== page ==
Sullivan: The Merchant of Venice Suite

It would pain Sullivan greatly to know that his posthumous reputation exists almost solely alongside that of the dramatist William Schwenck Gilbert, with whom he collaborated so successfully in the genre of light opera. His scores for HMS Pinafore, The Mikado, The Pirates of Penzance and many others were so extravagantly successful that his more serious work – of which he was infinitely more proud – has largely been forgotten. But his other compositions – including hymns (‘Onward, Christian Soldiers!’ is his), a ‘grand opera’ Ivanhoe (written during a quarrel with Gilbert, supposedly over a new carpet at the Savoy Theatre which had been built with proceeds of their productions) and incidental music to many of Shakespeare’s plays – still deserve to be heard.

Arthur Sullivan was born in London in 1842, the son of the bandmaster to the Royal Military Academy Sandhurst. By the age of eight, he had already learnt to play all of the instruments in his father’s band and at 14 he won the first Mendelssohn Scholarship to the Royal Academy of Music. This scholarship allowed him to study at the Leipzig Conservatoire, where he had the satisfaction of hearing his incidental music for The Tempest played. Back in London, in 1862, a concert of this music, played at Crystal Palace, immediately made his name – there was so much public demand that the concert was repeated the following week.

The music to The Merchant of Venice was written for a production of the play at The Prince’s Theatre, Manchester. The music is concentrated on a single scene – a lavish masque during which Jessica and Lorenzo make good their elopement. The following was written by Sullivan’s friend George Grove (editor of the eponymous dictionary of Music) for a performance given at Crystal Palace in 1871:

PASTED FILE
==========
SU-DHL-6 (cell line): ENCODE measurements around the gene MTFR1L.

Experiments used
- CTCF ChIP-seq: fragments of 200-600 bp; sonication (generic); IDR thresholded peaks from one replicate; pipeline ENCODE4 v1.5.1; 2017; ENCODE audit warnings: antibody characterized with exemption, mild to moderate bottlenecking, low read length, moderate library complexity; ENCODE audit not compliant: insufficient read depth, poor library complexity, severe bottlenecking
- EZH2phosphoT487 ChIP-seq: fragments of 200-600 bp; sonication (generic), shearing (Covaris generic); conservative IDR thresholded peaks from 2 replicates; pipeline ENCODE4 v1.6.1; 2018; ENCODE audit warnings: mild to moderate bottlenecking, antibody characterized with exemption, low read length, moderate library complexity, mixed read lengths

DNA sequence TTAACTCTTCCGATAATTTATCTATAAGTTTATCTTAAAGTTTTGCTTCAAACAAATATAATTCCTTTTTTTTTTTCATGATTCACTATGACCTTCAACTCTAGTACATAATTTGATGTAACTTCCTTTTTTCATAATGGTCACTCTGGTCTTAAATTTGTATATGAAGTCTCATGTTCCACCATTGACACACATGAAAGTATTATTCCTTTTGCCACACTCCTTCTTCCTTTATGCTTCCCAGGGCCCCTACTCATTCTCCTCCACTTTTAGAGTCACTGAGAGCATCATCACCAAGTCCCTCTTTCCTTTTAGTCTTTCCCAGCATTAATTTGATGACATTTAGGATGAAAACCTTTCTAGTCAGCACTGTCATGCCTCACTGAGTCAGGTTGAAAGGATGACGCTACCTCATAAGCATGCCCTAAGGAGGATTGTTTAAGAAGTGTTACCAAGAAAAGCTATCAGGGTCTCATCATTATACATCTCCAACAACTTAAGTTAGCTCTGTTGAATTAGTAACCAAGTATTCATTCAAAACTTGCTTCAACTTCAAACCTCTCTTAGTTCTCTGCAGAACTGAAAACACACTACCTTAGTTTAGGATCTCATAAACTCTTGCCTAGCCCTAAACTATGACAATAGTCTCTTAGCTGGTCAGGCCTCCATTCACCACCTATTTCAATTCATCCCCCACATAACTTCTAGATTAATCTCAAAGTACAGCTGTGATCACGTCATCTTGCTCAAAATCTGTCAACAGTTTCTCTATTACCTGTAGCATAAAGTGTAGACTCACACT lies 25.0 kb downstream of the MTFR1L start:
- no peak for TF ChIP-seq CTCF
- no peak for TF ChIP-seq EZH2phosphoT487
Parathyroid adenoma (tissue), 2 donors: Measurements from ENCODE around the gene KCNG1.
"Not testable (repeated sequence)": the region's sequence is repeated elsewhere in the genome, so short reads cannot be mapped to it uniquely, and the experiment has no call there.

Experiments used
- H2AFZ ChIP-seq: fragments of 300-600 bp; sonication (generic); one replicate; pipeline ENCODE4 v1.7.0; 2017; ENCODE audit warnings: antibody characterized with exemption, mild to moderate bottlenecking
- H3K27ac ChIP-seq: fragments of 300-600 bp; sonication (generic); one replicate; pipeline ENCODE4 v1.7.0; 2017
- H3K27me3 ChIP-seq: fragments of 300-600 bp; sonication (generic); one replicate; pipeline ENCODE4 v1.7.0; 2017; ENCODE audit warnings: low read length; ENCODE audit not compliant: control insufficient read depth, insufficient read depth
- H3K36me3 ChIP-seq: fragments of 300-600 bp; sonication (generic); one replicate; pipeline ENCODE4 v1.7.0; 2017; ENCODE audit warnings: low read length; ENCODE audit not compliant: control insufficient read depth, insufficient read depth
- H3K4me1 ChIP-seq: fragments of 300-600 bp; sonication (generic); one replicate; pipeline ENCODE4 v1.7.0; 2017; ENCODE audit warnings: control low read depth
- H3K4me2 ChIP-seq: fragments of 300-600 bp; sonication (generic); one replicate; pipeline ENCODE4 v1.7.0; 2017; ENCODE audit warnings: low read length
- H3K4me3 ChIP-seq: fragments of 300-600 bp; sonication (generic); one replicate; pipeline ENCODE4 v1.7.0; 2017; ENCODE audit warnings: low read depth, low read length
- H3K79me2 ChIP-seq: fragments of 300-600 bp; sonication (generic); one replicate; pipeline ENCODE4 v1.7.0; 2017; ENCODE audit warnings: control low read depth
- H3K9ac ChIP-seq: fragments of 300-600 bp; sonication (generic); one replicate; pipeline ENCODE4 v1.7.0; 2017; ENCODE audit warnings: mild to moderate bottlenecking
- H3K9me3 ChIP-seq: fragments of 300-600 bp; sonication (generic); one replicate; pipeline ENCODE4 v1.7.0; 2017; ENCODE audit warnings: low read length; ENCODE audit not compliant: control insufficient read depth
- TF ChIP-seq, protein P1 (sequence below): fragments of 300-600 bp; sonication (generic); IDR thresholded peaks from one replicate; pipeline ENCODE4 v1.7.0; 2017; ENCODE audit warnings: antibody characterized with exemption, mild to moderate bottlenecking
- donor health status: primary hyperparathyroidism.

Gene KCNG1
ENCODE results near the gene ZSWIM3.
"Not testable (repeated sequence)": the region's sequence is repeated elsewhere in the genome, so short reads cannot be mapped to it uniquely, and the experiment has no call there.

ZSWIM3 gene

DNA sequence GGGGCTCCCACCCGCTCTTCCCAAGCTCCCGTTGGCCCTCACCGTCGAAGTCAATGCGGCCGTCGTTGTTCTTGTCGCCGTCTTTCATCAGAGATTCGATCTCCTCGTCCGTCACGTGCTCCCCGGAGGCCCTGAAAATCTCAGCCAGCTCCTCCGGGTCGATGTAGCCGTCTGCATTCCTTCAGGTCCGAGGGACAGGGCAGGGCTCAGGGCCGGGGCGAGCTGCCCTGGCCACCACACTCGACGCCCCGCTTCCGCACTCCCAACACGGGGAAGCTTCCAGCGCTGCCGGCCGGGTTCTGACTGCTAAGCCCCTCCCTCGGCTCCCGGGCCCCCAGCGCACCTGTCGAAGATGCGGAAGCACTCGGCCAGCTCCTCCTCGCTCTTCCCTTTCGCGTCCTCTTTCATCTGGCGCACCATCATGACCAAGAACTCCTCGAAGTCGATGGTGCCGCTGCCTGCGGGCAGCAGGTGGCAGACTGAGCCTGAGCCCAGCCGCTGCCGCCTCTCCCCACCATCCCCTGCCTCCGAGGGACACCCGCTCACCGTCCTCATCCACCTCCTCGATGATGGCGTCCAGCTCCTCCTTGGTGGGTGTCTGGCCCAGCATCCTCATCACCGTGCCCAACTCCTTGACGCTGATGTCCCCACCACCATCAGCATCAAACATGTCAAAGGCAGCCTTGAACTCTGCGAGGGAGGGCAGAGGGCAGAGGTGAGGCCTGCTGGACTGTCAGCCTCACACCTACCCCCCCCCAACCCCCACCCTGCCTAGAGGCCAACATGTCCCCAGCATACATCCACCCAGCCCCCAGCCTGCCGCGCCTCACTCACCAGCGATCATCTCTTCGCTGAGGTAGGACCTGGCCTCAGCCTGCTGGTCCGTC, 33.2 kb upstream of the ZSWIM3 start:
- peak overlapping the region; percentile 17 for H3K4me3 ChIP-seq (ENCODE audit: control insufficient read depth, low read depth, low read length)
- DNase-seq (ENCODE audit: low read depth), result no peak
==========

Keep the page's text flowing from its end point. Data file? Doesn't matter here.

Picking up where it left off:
‘When the music begins, the stage is empty and night is approaching. The distant cry of the gondoliers echoing along the canals, and the voices of the masquers as they approach nearer and nearer are all depicted in the music. A lover serenades his mistress, the masquers gradually throng the ground, and the revelry begins. The dances are first a bourrée, the old-fashioned heavy measure; next a grotesque dance for Pierrots and Harlequins; and thirdly a general dance in modern waltz rhythm. Night has settled down on the scene when Jessica makes her escape; after this the fun waxes furious, and midst the glare of torches, the glitter of coloured lanterns, and the shouts and songs of the revellers, the curtain descends.’

The success of the music meant that it was often played without an accompanying production, and a suite consisting of four movements (1,3,5 & 7) was regularly performed during the composer’s lifetime. This is what we are playing tonight. Perhaps you will agree with a Times review of a performance given in 1908, though the St Andrew’s smoking policy cannot allow you to test it to the full:
‘Although the music is by no means as original as many of his other works, it is dainty and fresh and quite pleasant to listen to through a cloud of tobacco smoke.’

Willo Horsbrugh, 2nd Violin